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‘Lessons learned’ from winter rail problems – transport minister weighs in on Suffolk and Norfolk delays

PUBLISHED: 06:00 27 June 2020

One of Greater Anglia's new Stadler Intercity trains crosses the Essex/Suffolk border at Cattawade near Manningtree. Picture: PAUL GEATER

One of Greater Anglia's new Stadler Intercity trains crosses the Essex/Suffolk border at Cattawade near Manningtree. Picture: PAUL GEATER

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Lessons have been learned from problems which plagued Suffolk rail passengers last winter, a transport minister has said – and vowed that commuters in the county will not suffer in the same way in future.

Suffolk County Council’s scrutiny committee and transport bosses wrote to the Department for Transport raising the issues of last winter on the county’s rail network.

Those problems included a near miss at a level crossing on the Norwich to Sheringham line when the barriers lifted just before a train reached the crossing, as well as signalling issues and the introduction of new Stadler trains on the line.

MORE: Watch shocking near miss at Norfolk crossing

In his response, transport minister Chris Heaton-Harris said the DfT had been in contact with both Network Rail and Greater Anglia over those problems, with particular regard to how the new trains interacted with the signalling systems.

In the response, he said: “We have highlighted to the rail industry the need to resolve this matter as swiftly as possible, whilst ensuring safety is not compromised in any way.

“I would like to reassure you that I expect the industry to learn lessons from these incidents, to ensure that passengers across Suffolk are not disrupted in this way in the future.”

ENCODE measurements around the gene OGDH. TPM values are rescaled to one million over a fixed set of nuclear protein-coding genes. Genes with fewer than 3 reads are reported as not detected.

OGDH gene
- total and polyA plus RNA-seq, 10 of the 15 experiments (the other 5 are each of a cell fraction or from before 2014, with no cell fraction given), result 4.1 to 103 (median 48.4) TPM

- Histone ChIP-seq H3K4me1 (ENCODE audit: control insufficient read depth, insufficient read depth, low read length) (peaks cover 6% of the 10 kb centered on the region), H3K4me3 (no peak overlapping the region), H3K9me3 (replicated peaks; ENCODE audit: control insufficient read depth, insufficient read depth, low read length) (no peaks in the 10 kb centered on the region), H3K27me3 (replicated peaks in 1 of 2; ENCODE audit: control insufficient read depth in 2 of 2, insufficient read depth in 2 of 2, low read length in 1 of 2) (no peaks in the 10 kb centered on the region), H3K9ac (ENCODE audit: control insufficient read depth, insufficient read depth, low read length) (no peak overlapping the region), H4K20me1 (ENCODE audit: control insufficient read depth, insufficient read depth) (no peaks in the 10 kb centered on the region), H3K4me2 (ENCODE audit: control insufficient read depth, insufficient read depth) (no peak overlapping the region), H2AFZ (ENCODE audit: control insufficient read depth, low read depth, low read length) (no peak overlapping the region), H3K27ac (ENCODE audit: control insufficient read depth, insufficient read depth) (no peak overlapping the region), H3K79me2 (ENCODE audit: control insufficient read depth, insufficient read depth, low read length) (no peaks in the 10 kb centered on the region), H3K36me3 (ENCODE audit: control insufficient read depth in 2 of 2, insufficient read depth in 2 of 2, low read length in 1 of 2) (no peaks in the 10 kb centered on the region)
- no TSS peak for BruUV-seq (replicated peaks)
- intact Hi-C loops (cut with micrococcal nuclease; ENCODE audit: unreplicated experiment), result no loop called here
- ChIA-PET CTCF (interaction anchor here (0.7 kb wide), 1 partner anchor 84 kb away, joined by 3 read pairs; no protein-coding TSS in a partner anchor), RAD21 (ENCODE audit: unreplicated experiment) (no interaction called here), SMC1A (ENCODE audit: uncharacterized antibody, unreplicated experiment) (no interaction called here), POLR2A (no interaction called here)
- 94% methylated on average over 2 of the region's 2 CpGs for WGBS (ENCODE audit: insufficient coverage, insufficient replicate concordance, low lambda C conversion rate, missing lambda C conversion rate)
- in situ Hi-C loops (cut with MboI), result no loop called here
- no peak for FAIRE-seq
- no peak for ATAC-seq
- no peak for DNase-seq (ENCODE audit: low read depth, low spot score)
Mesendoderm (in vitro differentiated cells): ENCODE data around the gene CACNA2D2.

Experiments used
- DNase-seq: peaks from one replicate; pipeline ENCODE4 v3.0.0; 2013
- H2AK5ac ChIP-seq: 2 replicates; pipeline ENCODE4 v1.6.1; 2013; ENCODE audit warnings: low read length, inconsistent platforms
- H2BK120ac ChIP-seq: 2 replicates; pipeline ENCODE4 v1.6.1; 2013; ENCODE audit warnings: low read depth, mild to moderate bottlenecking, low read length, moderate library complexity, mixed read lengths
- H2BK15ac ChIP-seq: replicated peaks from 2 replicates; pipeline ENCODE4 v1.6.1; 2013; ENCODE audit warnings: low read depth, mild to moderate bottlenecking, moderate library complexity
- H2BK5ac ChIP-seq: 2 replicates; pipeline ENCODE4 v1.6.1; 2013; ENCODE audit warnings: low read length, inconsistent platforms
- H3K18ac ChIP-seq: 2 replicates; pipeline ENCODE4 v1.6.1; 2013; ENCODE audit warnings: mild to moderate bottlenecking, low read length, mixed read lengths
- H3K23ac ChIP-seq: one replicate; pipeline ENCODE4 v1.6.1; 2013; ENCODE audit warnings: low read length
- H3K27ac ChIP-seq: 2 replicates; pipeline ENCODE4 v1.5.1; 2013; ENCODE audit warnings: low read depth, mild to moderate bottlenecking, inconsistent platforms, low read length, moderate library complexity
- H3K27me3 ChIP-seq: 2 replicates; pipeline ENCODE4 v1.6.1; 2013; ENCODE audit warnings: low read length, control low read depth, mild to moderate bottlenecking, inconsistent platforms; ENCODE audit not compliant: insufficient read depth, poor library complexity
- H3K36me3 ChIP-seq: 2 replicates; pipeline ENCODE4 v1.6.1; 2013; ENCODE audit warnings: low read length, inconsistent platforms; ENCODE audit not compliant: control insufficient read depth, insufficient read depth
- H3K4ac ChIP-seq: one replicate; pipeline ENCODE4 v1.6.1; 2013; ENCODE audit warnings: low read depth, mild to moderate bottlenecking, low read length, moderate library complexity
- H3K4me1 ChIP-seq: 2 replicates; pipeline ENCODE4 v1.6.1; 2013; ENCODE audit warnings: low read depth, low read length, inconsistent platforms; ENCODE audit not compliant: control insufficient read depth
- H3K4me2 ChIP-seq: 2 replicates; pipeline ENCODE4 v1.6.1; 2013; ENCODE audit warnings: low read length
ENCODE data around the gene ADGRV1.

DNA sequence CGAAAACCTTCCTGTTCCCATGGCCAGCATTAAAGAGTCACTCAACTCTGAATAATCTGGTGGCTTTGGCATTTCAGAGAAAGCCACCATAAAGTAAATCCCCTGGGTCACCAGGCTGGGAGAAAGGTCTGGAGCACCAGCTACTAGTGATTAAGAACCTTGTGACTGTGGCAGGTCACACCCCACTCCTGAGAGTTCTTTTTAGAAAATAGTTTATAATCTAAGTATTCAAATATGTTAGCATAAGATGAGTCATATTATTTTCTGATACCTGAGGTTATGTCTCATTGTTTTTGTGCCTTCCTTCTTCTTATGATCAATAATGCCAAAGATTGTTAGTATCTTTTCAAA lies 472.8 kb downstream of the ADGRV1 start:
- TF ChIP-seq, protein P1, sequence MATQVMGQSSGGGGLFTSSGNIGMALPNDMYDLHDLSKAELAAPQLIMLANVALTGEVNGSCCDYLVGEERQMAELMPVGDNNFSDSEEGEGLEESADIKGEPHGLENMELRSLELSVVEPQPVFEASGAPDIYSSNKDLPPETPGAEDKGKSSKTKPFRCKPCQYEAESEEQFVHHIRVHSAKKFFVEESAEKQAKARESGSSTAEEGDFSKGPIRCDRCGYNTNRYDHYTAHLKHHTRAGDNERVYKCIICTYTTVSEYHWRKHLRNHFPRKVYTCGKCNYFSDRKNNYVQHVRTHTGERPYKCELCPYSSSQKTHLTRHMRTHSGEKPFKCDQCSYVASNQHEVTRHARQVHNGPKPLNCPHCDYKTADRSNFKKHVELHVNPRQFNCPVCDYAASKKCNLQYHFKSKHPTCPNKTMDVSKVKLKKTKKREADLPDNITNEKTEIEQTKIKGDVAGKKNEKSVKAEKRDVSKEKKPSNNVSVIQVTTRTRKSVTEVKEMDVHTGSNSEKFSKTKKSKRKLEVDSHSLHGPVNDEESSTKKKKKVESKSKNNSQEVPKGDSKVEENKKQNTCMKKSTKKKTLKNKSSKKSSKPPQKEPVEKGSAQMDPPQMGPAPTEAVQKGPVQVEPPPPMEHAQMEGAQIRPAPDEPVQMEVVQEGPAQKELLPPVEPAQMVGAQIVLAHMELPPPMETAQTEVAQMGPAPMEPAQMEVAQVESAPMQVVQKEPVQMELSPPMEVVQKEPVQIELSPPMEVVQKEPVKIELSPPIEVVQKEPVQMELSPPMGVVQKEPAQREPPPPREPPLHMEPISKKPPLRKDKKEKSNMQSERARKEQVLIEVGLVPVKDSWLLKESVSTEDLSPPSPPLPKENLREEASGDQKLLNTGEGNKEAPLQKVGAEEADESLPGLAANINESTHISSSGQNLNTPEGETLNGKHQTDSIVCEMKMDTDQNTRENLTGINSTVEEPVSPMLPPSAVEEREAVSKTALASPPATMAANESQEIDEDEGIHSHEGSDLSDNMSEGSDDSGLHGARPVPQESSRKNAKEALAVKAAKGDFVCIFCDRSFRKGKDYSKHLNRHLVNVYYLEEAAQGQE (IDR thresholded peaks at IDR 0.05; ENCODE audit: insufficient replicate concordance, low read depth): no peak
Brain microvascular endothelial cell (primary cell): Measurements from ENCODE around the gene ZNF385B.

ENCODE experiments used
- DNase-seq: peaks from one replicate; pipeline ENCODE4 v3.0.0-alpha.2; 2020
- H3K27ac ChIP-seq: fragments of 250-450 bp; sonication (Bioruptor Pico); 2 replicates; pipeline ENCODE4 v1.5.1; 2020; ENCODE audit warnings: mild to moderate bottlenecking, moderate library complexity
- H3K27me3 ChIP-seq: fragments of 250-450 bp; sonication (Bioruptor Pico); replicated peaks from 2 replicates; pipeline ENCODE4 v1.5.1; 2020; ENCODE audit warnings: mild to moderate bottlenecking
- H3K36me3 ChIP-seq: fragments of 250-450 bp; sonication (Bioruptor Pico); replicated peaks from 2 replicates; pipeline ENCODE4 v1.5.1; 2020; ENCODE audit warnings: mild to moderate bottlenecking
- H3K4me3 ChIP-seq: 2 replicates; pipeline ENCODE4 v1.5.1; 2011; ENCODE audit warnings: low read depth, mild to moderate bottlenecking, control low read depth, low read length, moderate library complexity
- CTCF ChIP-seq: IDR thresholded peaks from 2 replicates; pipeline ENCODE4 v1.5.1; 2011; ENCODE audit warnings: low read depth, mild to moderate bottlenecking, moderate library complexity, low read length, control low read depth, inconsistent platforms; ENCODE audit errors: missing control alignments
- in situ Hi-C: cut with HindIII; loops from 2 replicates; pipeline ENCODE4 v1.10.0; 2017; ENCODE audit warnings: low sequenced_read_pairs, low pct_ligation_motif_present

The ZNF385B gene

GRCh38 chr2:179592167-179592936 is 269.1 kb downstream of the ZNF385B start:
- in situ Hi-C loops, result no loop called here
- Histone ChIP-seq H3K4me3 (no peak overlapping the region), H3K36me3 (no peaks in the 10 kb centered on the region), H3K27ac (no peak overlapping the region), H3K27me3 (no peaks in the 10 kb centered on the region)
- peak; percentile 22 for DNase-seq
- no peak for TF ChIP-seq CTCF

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During last month’s scrutiny committee meeting, Greater Anglia’s Jonathan Denby told councillors that the new trains had to go through more tests after the near miss accident which led to a series of train cancellations, and software problems only cropped up after the trains had begun running. Testing had taken place before their introduction, he confirmed.

Issues had been ironed out by March with a reliable service running until the coronavirus changes.

The Rail Accident Investigation Branch (RAIB) is yet to publish the findings of its probe into the near-miss crossing incident.

Councillor Alexander Nicoll, deputy cabinet member for transport at the council, said the winter problems had caused issues for thousands of passengers.

“That was one of the drivers for the scrutiny meeting, and not long prior to that I and officers at the county had already had a meeting with Network Rail and tried to go through this on the basis that we are all in this together,” he said.

MORE: Suffolk scrutiny committee probes winter rail problems

“Both Greater Anglia and Network Rail are anxious to avoid the PR disaster it caused [happening again].

“I was among those caught up in the problems and when you are spending the sort of money passengers are paying for rail fares, and planning your life and work around a journey, to get so thoroughly derailed if you will pardon the pun creates such a loss of confidence for people.”

Mr Nicoll added that he was disappointed that no indication has been given on when the RAIB report is due to come out.


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